At 5 A.M. I heard a voice calling my name. A minute later, Phurba fell into my tent, snow-blind. He had lost his eyes, he said, and was crying. Phurba had dropped his glasses on the Second Step while helping Kozuka down. He then turned back to find Karla, who had returned late from the summit. When he realized that he was snow-blind — a temporary condition caused by the glare of the sun onto the cornea — he started to descend at 10 P.M., stumbling downhill all night. I radioed Russell and tried to sound calm, although I wasn’t. Russell instructed me to cover a pair of glasses with tape so only a pin-size hole of light could get through. I put these on Phurba and packed him into my sleeping bag, trying to comfort him. And I felt so exhausted that I blacked out.
Later that morning, after Loppsang had arrived to give us a hand, we set off for ABC. The sun was so strong I had to wrap my neck scarf over Phurba’s eyes. Loppsang short-roped him from behind to guide him. It took us three hours to get down to Camp 1. The snow was soft and slushy, and descending the 1,000-foot ice fall was treacherous. I stumbled behind Phurba and Loppsang like a complete beginner. I would have tried harder if I had know that Russell was watching us through binoculars, but my body was too tired to care.
Russell and Karsang picked us up an hour above ABC with hot tea. Russell hugged me and told me how proud he was. Lacchu, our head cook, had prepared a huge celebratory dinner of pizza and “summit cake,” chocolate cake made with Everest snow. Some of the other climbers came and we drank wine and celebrated until we were too dizzy to stand. The last 36 hours felt like a dream. We had stood on top of the world. No one had died, no one gotten frostbite, and Phurba’s eyes were already getting better. Everest was glowing gold in the sunset, and by the time I dragged myself back to my tent that night the mountain was like a bright candle, reflecting the light of the moon in the dark sky. It was while gazing at Everest that I realized that Jon Krakauer, in his harrowing account of the 1996 summit attempt, had never adequately described the beauty of the mountain that could so capriciously take life away. And yet climbers have let him have the final word. For six weeks, I had been awash in beauty: the brightness of the stars the night we tiptoed like angels along the ridge; the sun ribboning honey-colored down the mountain’s flanks; being so high that we could see the earth’s graceful curve. To me, these images were the real reasons to do what some might consider insane — to experience unimaginable, celestial beauty. I couldn’t have gotten any closer to heaven. And I knew that from there, my grandmother was watching me, and that she would have agreed.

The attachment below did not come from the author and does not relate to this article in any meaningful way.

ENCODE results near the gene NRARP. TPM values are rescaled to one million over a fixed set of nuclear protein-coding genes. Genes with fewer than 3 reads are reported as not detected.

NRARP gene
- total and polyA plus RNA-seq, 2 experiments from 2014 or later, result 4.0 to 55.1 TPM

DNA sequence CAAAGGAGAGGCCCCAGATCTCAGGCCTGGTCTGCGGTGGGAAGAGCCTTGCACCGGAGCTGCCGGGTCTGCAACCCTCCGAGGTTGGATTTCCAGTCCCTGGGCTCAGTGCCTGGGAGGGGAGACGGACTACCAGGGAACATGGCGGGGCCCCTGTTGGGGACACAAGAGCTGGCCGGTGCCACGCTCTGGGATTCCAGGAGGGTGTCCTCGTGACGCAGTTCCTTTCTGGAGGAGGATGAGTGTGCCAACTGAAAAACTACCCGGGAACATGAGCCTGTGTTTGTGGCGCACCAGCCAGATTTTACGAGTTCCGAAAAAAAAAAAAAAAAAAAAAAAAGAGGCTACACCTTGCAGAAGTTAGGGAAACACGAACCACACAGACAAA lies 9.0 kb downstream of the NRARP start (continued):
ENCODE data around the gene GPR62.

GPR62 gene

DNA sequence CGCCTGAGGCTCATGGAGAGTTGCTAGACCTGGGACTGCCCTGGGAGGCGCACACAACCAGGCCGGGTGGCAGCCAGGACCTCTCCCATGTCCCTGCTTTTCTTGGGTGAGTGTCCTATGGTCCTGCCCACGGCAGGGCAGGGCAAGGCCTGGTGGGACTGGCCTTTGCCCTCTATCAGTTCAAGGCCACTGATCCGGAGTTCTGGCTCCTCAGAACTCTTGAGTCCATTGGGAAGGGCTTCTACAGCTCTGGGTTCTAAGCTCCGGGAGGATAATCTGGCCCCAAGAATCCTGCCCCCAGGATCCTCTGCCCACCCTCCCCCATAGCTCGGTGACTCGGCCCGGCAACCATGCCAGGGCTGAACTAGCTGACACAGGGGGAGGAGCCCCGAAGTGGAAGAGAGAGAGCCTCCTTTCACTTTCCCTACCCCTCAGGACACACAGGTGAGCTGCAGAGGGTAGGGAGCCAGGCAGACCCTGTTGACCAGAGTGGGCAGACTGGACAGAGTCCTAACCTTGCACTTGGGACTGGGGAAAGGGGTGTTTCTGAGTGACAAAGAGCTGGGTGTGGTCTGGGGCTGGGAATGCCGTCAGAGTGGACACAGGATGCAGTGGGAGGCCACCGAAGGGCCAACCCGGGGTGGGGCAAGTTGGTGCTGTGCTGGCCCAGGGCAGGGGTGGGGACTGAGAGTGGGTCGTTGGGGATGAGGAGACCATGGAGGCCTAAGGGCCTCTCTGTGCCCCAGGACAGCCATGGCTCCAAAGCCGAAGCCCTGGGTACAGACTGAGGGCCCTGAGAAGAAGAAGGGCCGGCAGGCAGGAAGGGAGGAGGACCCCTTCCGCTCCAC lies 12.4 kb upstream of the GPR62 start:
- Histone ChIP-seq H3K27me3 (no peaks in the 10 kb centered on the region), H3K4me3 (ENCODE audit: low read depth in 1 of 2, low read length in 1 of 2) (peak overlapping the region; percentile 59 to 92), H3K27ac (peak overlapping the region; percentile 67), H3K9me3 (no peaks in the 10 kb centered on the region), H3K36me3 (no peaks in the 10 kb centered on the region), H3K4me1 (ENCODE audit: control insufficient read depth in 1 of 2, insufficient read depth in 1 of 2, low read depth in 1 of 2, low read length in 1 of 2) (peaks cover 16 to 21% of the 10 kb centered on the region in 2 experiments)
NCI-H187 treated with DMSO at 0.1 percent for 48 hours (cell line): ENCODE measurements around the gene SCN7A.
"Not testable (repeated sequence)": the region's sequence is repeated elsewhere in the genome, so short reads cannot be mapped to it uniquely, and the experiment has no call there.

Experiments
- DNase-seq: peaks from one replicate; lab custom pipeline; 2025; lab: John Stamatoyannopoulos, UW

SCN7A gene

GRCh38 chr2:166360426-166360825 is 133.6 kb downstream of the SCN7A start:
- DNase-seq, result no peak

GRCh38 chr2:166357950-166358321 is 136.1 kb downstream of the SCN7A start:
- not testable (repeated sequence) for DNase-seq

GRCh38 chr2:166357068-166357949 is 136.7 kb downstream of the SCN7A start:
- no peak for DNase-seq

Helga Hengge, who has dual citizenship, was the first Germen woman to successfully summit Everest and the first American woman to do so from the North Side.